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You’re Never too Old to Change Careers

by Rosie Hopegood

Up and down the country, millions of Americans are asking, “I lost my job, now what?”

Whatever your age, you’re never too old to change careers. Julia Child had careers in both advertising and secret intelligence before she wrote her first cookbook at 50 and launched a successful career as a TV chef. Vera Wang was 40 before she turned to fashion design, leaving behind careers in figure skating and journalism. Need more examples? Adriana Huffington founded Huffington Post at 55, while Laura Ingalls Wilder didn’t even begin her Little House on the Prairie books until the age of 65.

Whether you’re looking at a career change at 40 or a career change at 50, here’s our guide to getting back on your feet.

Get Your Finances under Control

It might be hard to know what to do when you lose your job. Emotions will likely be running high and all sorts of thoughts may be running through your head. 

You won’t be able to focus on bouncing back while your finances are a worry. First and foremost, apply for unemployment benefits and make sure you have health insurance covered. Before you do anything else, read our guide on steps to take when you find yourself unemployed, and remember you aren’t alone — as of April 2020, 11.5 million American women found themselves in the same boat.

Freshen up Your Tech Skills

If you’re already tech savvy, great — show it by adding a Technology Skills section to your resume. Update your LinkedIn profile and post regularly, and consider including a link to your profile in your email sign off. 

It can be easy to bury your head in the sand when it comes to LinkedIn, but even just spending 20 minutes a week updating your profile and making connections can be a real boost. Don’t forget you can easily import a list of your email contacts, helping you quickly build a network of contacts you know in real life – people who are more likely to like your posts and endorse your skills. Not sure what to post? Try sharing industry news and articles, blog posts or helpful tips and advice that are relevant to people in your field. 

Don’t panic if your IT skills are on the rusty side, but think about signing up to a course at Udemy or Coursera to boost your confidence. Some of the courses on offer are free, while others offer official accreditation, so do your research to find one that is the best fit for you.

Focus on the Advantages of Being Older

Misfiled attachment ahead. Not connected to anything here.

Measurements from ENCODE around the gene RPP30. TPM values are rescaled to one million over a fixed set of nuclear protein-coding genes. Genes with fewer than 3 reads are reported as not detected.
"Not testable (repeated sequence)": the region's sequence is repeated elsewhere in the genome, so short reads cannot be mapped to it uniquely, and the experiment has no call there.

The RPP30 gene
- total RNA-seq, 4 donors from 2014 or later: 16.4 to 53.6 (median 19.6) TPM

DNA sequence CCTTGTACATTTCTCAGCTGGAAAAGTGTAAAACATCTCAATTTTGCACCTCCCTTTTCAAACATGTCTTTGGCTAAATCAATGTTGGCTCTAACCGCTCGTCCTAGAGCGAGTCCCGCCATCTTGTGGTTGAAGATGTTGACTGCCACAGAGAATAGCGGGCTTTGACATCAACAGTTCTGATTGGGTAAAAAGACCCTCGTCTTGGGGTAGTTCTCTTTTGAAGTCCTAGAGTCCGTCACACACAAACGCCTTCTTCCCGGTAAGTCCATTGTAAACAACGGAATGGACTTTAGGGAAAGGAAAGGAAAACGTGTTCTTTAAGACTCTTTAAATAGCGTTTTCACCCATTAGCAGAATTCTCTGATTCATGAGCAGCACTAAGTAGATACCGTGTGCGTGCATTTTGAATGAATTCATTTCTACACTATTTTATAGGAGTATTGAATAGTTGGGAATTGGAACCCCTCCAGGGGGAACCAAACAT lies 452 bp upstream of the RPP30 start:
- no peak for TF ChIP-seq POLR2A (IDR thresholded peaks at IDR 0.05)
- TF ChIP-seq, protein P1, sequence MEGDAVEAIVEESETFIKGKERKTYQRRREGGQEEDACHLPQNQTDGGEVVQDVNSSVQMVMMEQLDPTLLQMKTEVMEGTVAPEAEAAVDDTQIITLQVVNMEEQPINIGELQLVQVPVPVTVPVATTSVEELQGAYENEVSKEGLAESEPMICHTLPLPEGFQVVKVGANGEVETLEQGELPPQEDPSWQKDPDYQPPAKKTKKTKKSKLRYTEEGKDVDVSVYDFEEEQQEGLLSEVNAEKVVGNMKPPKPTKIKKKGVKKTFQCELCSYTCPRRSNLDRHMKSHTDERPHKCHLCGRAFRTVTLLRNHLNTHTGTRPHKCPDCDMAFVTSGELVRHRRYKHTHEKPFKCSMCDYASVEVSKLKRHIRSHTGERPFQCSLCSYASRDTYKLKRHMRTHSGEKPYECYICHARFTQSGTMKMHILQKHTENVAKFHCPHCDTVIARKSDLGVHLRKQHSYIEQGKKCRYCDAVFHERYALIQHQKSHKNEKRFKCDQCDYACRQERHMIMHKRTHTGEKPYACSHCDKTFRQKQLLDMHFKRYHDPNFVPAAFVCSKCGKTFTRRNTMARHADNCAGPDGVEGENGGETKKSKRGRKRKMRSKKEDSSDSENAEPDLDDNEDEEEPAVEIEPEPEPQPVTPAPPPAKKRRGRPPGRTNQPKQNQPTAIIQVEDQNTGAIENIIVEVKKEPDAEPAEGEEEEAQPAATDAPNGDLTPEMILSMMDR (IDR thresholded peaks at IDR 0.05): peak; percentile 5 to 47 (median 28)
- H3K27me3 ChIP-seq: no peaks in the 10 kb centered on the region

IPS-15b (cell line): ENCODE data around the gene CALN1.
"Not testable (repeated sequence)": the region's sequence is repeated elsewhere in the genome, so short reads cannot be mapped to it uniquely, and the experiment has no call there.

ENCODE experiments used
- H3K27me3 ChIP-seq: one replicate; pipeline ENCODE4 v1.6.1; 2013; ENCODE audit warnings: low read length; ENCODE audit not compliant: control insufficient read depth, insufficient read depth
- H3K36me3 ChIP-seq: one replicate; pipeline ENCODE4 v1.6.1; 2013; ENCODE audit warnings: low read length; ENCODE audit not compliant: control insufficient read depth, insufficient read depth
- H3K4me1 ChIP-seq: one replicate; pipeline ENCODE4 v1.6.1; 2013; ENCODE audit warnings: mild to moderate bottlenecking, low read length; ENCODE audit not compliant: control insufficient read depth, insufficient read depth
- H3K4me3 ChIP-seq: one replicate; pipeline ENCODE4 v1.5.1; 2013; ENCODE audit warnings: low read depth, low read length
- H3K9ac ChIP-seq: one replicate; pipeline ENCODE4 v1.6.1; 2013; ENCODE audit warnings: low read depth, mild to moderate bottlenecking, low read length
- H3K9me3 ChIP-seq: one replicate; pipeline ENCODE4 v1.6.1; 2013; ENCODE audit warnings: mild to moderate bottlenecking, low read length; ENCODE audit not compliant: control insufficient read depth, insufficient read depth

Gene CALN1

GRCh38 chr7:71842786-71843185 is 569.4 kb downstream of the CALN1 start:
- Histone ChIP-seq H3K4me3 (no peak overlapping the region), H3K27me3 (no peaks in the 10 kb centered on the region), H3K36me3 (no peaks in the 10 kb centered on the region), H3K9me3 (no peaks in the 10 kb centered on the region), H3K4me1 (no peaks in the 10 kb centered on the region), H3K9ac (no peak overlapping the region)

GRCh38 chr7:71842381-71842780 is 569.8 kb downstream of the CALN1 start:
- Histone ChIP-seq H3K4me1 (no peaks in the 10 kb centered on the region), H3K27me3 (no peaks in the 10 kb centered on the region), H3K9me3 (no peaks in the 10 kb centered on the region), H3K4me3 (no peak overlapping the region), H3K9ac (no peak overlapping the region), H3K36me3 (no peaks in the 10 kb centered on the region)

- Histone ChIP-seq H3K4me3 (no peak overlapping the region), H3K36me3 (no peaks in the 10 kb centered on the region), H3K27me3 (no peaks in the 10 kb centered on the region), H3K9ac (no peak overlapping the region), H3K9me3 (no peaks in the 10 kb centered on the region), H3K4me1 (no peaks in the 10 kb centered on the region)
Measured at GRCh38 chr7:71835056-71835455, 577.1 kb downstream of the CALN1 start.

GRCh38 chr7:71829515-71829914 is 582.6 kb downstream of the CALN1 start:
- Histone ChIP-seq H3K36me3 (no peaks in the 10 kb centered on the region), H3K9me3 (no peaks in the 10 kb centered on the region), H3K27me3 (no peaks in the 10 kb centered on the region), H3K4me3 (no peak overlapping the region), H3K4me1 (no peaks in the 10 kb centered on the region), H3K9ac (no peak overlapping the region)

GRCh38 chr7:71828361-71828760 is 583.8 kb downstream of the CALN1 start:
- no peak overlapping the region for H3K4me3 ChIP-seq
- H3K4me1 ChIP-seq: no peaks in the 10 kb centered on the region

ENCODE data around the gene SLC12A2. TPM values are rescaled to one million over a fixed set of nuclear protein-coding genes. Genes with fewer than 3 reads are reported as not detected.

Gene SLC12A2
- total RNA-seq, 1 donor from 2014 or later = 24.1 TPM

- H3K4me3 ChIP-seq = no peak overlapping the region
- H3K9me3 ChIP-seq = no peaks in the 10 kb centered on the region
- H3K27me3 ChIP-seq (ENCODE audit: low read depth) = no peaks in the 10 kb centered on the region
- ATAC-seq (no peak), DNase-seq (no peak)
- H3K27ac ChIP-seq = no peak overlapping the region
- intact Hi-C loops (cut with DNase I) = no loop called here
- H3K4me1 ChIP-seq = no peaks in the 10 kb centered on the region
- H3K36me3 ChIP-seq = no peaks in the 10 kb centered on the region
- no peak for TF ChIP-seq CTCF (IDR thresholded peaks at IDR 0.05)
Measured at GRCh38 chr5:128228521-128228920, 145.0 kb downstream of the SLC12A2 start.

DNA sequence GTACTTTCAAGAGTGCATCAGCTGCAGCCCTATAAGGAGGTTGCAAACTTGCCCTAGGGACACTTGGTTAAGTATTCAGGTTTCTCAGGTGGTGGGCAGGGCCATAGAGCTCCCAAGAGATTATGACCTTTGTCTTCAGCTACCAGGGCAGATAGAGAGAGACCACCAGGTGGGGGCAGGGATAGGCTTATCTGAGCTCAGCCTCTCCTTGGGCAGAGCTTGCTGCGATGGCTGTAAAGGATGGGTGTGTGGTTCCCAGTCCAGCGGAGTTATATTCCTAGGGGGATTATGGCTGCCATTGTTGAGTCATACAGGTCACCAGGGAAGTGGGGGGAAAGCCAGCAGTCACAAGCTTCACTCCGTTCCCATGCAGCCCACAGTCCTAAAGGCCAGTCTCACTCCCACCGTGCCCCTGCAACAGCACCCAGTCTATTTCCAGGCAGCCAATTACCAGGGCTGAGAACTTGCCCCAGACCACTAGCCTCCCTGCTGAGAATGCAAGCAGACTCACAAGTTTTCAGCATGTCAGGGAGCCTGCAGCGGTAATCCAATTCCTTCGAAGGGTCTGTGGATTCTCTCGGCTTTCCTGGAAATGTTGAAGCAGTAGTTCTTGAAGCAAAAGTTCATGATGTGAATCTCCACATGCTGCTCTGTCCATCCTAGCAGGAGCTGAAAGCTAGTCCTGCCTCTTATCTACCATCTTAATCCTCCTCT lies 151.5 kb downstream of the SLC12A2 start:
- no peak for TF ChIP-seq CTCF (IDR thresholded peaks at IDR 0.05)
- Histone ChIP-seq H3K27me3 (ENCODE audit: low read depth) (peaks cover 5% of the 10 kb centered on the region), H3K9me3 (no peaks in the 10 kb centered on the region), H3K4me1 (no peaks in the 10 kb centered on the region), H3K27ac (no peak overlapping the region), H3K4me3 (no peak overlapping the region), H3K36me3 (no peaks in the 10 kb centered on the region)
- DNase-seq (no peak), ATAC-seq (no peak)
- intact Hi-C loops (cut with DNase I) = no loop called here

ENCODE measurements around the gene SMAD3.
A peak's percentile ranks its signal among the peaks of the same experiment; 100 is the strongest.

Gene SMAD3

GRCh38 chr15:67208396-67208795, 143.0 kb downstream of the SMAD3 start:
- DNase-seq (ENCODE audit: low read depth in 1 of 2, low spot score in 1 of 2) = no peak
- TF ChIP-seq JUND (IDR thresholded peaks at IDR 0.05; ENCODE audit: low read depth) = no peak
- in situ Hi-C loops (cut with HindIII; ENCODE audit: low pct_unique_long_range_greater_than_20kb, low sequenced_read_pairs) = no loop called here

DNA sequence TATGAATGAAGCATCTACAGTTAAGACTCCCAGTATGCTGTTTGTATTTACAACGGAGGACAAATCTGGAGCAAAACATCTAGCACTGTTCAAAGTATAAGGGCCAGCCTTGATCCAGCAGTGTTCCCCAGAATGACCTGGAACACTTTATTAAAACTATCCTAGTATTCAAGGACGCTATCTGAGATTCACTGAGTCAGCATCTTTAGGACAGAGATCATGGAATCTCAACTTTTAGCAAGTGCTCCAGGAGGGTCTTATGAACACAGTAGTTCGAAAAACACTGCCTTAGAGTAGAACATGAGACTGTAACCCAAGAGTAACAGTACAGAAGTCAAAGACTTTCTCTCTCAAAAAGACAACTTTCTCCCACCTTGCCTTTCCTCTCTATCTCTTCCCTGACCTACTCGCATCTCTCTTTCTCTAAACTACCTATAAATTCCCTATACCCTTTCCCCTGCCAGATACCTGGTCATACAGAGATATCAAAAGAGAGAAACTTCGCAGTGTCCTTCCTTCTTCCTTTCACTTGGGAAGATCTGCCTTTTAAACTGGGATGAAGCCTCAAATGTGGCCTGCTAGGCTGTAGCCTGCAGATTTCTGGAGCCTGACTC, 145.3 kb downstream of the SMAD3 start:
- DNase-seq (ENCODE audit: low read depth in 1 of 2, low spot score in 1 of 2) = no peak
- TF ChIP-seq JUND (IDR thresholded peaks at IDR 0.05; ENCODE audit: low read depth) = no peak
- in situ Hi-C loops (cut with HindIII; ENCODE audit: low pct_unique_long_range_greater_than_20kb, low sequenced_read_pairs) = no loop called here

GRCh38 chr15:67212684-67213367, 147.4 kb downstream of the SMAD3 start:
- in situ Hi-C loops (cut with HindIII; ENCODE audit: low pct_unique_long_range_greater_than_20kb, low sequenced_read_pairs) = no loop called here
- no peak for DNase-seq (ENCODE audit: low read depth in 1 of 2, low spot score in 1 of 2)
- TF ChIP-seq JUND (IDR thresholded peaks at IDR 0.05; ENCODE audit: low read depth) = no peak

There are some definite advantages to changing careers when you’re a bit older. If you have kids, they may now have left home or at least need a little less of your attention than when they were young — hopefully, this may leave you with more time to focus on building a second career.

You’re also likely to have a larger network of people you’ve worked with over the years, many of whom may well have gone into different careers themselves. You also may have friends and acquaintances in different industries who could end up being useful contacts. Now’s the time to put feelers out there — send emails, check in for a chat, link up on social media. You never know what new opportunities may come your way.

Pivot to Your Passion

This could be the time that you finally switch to that career you’ve been dreaming about. Whether it’s a creative project, a sustainable business, or retraining in a totally different field, finding yourself between jobs could end up being the catalyst for something wonderful.

If you don’t have a clear goal of what you’d like to achieve, try jotting down everything that makes you happy. Now make a list of any jobs you could do that would include your passions — write down everything that springs to mind. At this point, it’s important to figure out if what you love works best as a hobby: for example, if you love taking pictures, would photography be a viable career path, or would working on this all day kill your creativity? Investigate potential earnings and job stability, and think about activities that you enjoy.

Read up on blogs and articles from the people who’ve made similar transitions before, and check out podcasts on the subject.   

As unnerving and stress-inducing as job loss might be, the best thing you can do right now is try and regain control of your narrative. Think of this as a semi colon, rather than a period. This might even be your chance to pivot to a new and fulfilling stage of your career.


Rosie Hopegood is a journalist, editor and content writer based in London. Her work has appeared in publications such as the Guardian, the Telegraph, Vice and Al Jazeera. 

References
https://www.businessinsider.com/24-people-who-became-highly-successful-after-age-40-2015-6?r=US&IR=T#laura-ingalls-wilder-spent-her-later-years-writing-semi-autobiographical-stories-using-her-educated-daughter-rose-as-an-editor-she-published-the-first-in-the-little-house-books-at-age-65-in-1932-they-soon-became-childrens-literary-classics-and-the-basis-for-the-tv-show-little-house-on-the-prairie-20
https://www.statista.com/statistics/193264/unadjusted-monthly-number-of-unemployed-women-in-the-us/
https://theundercoverrecruiter.com/network-change-careers/
https://www.esquire.com/uk/life/a23560168/how-to-make-a-career-pivot-and-get-paid-for-your-passion/
https://www.elle.com/uk/life-and-culture/a25407273/san-miguel-how-to-turn-passion-into-career/
https://bossproject.com/podcast/how-to-pivot-to-your-passion-and-why-you-should-focus-on-it
https://sporteluxe.com/how-to-master-the-career-pivot/
https://shebd.com/christmas-persevered-storytelling-success/ https://shebd.com/luxury-upcycling/

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